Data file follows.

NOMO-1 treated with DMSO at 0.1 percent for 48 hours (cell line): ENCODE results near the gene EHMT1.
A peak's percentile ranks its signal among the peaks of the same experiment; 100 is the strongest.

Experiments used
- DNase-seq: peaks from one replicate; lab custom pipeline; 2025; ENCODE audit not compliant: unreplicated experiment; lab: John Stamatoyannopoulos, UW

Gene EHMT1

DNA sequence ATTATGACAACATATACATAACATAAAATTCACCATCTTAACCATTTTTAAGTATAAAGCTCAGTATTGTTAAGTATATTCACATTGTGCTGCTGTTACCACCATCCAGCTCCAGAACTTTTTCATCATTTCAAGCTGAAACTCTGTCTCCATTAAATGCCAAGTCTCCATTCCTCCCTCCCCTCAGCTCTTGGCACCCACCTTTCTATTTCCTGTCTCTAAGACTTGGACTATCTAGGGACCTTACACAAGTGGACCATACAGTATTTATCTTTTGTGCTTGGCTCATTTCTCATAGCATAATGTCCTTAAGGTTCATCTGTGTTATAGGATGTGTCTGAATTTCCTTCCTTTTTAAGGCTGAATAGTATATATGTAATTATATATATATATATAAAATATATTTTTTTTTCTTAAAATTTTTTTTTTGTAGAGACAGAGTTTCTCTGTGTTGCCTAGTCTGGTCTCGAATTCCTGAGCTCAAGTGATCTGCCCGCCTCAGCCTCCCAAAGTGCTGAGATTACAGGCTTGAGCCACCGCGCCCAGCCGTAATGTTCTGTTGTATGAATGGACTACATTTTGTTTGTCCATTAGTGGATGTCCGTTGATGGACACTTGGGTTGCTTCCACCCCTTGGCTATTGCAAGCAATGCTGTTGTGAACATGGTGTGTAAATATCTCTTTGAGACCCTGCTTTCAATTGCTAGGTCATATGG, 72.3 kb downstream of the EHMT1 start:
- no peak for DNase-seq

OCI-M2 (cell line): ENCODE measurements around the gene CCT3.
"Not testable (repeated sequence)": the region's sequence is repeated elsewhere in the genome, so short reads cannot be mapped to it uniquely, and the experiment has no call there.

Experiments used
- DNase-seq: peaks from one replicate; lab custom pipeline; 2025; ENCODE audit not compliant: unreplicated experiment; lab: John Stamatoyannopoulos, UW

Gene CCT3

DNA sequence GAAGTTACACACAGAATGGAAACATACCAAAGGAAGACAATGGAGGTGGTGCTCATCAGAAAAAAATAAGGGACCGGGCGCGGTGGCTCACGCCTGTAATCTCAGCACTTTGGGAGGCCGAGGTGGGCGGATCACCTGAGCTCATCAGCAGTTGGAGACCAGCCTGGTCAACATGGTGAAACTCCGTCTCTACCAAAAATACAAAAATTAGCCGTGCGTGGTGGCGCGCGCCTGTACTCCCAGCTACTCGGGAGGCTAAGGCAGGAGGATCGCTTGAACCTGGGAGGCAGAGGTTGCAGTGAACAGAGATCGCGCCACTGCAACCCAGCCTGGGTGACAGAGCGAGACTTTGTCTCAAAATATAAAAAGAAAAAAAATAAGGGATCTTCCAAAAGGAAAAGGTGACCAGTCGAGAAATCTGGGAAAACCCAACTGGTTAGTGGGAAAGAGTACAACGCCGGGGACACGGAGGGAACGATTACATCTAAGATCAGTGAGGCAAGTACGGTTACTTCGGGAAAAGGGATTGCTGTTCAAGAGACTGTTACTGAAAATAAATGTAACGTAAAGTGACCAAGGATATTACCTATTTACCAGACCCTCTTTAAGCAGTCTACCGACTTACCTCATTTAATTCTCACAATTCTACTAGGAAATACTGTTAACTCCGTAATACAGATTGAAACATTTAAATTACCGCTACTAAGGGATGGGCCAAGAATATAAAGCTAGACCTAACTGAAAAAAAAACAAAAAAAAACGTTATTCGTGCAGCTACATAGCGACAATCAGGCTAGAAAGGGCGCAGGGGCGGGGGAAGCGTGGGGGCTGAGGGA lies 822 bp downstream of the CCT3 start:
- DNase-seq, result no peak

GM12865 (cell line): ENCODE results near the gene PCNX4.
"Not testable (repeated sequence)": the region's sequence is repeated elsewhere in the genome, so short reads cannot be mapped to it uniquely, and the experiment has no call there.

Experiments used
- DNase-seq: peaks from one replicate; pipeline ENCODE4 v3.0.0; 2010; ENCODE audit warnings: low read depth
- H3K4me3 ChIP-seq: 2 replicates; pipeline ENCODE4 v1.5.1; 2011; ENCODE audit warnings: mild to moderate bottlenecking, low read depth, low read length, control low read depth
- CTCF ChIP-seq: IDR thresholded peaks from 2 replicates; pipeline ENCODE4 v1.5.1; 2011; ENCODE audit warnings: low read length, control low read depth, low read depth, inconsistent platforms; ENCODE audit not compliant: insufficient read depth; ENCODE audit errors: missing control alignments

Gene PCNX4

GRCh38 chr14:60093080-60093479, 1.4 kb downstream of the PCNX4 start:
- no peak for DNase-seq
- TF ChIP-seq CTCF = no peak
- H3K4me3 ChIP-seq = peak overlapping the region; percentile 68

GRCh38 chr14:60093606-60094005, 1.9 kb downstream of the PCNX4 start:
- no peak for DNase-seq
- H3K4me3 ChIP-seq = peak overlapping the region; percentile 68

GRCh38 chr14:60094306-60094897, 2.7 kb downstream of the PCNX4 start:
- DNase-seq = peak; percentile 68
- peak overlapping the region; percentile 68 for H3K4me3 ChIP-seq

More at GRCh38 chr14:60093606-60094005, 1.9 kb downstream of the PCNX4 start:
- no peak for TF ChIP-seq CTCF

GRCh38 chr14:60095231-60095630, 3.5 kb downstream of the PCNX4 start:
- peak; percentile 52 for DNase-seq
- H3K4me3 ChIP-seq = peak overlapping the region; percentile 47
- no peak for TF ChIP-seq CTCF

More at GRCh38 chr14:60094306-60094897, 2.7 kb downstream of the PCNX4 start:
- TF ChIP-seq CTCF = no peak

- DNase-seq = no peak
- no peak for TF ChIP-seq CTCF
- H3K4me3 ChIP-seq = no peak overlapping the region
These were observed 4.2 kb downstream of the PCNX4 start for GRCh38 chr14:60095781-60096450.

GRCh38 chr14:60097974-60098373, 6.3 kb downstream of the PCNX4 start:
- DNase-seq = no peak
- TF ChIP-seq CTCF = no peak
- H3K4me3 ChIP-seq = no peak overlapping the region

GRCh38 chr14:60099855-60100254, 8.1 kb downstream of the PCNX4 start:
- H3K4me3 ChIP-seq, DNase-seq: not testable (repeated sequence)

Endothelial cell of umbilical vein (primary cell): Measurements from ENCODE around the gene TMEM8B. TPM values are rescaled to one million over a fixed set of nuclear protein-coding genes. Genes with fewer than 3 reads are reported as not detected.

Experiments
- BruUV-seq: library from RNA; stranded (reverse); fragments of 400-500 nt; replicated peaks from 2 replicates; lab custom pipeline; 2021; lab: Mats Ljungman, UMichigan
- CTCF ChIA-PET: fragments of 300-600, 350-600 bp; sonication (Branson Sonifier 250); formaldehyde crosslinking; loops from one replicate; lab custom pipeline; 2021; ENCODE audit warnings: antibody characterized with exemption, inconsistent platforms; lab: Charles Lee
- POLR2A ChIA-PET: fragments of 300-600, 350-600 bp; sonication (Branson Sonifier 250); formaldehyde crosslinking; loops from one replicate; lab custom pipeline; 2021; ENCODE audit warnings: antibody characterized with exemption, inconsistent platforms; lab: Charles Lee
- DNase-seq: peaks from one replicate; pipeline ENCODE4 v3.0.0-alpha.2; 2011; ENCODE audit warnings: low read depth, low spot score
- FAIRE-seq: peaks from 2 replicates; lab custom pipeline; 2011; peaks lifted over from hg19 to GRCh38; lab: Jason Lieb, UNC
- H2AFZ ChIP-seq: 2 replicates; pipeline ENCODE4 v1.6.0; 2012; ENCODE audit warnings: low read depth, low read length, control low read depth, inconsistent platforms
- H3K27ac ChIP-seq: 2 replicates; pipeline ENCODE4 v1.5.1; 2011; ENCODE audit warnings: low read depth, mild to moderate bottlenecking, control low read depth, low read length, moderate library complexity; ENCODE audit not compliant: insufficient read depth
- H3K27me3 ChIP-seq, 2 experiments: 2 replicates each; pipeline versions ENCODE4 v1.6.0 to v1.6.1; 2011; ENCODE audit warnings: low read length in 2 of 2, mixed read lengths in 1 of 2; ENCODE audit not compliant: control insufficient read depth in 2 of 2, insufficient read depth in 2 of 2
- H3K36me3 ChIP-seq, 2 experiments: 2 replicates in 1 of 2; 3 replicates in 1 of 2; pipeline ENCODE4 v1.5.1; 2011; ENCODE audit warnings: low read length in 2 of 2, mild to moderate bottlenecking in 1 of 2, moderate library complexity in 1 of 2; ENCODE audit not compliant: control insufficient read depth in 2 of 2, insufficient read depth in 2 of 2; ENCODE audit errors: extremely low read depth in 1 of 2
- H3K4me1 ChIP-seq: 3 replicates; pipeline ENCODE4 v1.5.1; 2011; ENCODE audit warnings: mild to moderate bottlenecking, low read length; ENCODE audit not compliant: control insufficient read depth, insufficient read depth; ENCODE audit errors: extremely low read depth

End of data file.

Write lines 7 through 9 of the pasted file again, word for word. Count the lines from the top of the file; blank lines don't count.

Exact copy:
- no peak for DNase-seq

OCI-M2 (cell line): ENCODE measurements around the gene CCT3.
"Not testable (repeated sequence)": the region's sequence is repeated elsewhere in the genome, so short reads cannot be mapped to it uniquely, and the experiment has no call there.